His Holiness is changing the conversation.
For decades the progressivists have been able to shift the Church around slowly but surely more in line with their preferences because, first and foremost, they were able to set aside their minor differences and act more as a block. Of course this is a simplification, but I think it is what happened. On the other side, those with more traditional leanings tend to like to fight with each other over nuances, albeit important nuances. The gross effect, however, is that these groups and individuals wind up fighting over their own trench and therefore cannot gain any real ground.
Another way the progressivists have been able to get their own agendas through was the use of patience. They use a sort of creeping incrementalism. Use the “boiling the frog” analogy, if you like. All they tried to do, craftily, was shift the paradigm we see things through a half degree at a time, every once in a while. Occasionally give it a little bump. After a few decades we wake up to find ourselves in a different Church.
The more traditional stamp of Catholic will often then demand that everything be brought back to the way it was, the way it ought to be, overnight. “Why doesn’t the Holy Father just fix this?”, they lament. “Why doesn’t the bishop do something?”, they repeat.
Changes made incrementally often need to be walked back incrementally.
Furthermore, the ironic twist of being in a position of power and influence means that you are often quite dependent, even more so, on others to implement your vision for change. The Pope is simply not capable of guiding the Church by fiat. To implement a plan, you must have enough people on your side who will carry out your wishes, that there is a reasonable chance for success. To launch a project, especially a large one, without the proper support from those who must actually do the work, could result in disaster, a real wound to your authority.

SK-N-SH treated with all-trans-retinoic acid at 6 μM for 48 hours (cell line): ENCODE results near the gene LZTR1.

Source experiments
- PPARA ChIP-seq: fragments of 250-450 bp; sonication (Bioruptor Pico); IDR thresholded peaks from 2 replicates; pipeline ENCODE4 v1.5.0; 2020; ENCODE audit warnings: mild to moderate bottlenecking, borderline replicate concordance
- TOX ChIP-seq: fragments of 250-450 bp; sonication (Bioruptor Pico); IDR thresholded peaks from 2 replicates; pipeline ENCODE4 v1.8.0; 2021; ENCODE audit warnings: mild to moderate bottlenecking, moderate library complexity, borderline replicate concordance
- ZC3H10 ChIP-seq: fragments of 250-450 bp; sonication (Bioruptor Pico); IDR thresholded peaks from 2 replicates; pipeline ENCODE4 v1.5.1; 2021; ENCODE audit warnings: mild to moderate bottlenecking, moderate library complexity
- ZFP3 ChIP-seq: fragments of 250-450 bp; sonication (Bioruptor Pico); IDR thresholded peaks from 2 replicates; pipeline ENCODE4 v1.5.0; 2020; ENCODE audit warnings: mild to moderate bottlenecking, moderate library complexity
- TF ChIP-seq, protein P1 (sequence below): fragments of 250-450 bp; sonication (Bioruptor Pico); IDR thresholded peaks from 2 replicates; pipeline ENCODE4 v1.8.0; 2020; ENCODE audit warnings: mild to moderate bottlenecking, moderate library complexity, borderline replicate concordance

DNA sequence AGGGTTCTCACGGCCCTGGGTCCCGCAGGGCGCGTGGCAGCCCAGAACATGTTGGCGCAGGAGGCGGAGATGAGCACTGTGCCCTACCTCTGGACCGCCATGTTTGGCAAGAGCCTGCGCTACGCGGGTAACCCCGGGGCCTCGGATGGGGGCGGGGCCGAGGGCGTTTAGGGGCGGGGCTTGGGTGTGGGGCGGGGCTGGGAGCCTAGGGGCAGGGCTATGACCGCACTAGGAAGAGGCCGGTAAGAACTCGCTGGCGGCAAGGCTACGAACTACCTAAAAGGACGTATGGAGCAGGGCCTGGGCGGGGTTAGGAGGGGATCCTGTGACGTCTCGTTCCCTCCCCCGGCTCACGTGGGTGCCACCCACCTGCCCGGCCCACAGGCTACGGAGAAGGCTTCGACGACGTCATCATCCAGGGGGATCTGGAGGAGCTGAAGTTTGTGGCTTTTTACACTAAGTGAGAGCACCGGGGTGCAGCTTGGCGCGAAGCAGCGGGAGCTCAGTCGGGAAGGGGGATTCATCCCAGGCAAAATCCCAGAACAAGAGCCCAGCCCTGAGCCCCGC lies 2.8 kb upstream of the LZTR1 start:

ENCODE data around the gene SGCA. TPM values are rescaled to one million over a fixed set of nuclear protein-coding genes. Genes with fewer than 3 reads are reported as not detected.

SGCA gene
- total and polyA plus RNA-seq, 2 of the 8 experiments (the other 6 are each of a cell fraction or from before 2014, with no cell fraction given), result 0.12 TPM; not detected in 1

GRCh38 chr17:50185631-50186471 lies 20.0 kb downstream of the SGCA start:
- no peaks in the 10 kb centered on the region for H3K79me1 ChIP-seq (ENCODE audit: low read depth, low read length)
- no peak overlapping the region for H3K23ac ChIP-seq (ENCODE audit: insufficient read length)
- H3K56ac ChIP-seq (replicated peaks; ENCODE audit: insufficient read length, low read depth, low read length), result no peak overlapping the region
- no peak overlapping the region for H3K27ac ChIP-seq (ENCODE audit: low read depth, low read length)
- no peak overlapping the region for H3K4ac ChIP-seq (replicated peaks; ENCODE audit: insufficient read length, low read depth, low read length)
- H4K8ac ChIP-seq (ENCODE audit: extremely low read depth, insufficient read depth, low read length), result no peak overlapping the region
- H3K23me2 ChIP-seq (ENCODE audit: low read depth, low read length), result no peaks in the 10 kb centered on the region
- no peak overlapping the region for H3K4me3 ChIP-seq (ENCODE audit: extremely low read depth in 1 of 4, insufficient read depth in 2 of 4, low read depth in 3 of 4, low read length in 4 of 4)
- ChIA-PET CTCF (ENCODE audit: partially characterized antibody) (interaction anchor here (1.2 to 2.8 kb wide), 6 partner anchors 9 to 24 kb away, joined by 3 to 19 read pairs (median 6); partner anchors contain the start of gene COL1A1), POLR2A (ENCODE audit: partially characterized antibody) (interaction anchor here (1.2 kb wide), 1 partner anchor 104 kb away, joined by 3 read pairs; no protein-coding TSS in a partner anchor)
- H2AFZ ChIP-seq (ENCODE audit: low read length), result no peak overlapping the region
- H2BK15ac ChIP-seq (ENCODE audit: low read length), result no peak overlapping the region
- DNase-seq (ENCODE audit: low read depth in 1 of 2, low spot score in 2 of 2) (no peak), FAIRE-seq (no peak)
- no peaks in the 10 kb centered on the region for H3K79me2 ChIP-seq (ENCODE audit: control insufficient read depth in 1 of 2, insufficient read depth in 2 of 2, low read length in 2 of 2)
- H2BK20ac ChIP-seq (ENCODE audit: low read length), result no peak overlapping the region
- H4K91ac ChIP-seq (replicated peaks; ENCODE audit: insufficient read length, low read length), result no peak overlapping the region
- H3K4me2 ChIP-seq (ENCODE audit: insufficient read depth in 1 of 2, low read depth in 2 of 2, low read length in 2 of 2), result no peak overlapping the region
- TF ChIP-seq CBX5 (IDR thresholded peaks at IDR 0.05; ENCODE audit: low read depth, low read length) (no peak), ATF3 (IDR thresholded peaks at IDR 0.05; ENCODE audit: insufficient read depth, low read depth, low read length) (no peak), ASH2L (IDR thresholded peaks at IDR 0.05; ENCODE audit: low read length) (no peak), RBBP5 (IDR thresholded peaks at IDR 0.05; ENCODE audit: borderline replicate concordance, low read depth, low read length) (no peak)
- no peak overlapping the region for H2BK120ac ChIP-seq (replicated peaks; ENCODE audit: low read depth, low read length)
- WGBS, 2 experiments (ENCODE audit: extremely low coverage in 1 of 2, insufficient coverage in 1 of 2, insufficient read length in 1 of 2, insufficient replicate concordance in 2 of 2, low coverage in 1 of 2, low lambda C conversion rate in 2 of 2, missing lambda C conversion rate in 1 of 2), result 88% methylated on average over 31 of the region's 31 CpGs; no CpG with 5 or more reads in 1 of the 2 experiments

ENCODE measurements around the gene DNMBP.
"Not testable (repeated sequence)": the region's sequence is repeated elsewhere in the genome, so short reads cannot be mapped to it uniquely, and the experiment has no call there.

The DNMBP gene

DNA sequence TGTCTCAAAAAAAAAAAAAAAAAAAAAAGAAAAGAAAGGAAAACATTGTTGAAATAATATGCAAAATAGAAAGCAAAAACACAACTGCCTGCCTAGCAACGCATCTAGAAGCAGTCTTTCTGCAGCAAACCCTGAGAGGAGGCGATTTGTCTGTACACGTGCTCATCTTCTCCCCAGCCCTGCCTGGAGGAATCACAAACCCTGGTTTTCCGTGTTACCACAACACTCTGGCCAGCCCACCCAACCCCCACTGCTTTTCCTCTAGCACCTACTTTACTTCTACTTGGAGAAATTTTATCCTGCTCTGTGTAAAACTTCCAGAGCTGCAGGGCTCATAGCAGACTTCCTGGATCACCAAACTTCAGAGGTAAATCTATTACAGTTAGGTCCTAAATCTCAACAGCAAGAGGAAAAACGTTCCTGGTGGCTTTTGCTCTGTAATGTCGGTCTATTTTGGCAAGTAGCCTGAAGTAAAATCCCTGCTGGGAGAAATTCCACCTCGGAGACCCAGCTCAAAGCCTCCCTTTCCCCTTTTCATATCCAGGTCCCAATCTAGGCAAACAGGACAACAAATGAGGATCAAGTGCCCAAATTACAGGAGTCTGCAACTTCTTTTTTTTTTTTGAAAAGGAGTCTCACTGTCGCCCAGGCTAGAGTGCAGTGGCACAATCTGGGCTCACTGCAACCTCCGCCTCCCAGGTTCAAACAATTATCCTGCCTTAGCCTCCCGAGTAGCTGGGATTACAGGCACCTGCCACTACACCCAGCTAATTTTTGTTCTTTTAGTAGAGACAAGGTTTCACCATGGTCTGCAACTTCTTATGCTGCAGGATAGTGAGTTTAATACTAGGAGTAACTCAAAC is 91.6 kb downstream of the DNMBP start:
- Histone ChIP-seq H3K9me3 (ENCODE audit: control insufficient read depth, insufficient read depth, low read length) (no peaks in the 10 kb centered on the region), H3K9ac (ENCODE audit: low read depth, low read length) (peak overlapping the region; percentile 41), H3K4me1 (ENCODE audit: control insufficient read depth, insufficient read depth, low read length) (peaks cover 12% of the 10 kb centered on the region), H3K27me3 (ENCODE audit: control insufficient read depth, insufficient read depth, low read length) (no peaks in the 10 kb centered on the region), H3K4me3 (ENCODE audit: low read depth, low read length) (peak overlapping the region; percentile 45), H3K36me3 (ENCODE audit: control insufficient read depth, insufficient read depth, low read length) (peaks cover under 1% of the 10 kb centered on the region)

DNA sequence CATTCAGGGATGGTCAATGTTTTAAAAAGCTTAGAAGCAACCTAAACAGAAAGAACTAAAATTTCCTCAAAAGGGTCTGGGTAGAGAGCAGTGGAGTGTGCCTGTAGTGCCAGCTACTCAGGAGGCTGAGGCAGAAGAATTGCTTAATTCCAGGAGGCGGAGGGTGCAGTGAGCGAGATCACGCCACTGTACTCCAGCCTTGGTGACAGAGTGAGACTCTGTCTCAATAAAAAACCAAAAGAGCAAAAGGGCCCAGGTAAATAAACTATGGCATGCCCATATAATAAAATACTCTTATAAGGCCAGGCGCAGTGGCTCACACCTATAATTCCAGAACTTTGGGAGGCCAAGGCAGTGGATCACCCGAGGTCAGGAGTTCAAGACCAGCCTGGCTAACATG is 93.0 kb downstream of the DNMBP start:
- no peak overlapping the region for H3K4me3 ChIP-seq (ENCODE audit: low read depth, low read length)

Pope John Paul II, over a period of almost three decades, slowly but surely, incrementally, shifted the fundamental alignment of the world’s episcopate. He didn’t attempt to work to quickly in his assignments so as to provoke reactions ever harsher than he received. He was patient in bearing even the promotions of men he probably knew were against his ideas. He bore it and kept working. Because of that patience, we have a very different body of bishops in, say, the United States. Along with the demographic shift, the biological solution, a new generation of bright young people for whom the dreamy “spirit of Vatican II” is a yawner, there is reason for great hope in the United States. And the rest of the world gets around to following.
Pope Benedict is now very wisely shifting the paradigms. He is building on the long, patient preparatory work of his esteemed predecessor. For example, he understood that there was at last enough support around the world and in the Curia in key places for him to promulgate Summorum Pontificum. In his years as a writer he provided a whole shelf of writings which explain his views. He is now shifting the paradigm in another direction. And even though it is an incremental shifting, his bumps are actually fairly dramatic.
He is changing ongoing conversations and introducing new themes for discussion, looking especially to the good will and energy of a younger generation.